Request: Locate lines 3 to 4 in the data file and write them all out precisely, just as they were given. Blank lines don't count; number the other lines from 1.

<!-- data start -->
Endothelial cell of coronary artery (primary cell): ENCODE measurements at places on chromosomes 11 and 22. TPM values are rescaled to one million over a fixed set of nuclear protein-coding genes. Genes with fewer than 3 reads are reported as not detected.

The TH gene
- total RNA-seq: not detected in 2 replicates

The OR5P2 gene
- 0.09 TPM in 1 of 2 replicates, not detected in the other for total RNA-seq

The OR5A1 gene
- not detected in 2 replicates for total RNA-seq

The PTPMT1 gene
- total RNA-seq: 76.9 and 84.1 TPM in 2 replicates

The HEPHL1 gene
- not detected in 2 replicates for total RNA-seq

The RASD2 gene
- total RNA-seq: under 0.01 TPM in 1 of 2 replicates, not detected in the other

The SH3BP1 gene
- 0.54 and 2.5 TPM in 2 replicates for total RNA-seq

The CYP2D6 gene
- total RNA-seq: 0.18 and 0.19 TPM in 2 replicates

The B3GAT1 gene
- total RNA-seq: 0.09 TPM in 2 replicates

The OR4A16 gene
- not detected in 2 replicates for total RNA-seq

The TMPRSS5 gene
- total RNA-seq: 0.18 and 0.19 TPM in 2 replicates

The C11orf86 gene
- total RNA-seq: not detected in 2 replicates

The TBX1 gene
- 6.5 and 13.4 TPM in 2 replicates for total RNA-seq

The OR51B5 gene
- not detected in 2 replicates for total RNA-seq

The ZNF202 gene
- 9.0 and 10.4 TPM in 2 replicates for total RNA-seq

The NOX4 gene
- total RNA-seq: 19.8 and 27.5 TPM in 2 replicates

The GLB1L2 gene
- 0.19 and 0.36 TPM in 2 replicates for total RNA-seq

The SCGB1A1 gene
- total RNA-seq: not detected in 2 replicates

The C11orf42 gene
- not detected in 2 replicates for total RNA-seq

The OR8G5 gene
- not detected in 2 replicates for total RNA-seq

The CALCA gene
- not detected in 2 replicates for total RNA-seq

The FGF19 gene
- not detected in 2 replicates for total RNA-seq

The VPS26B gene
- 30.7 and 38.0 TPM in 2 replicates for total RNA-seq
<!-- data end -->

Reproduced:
- total RNA-seq: not detected in 2 replicates

The OR5P2 gene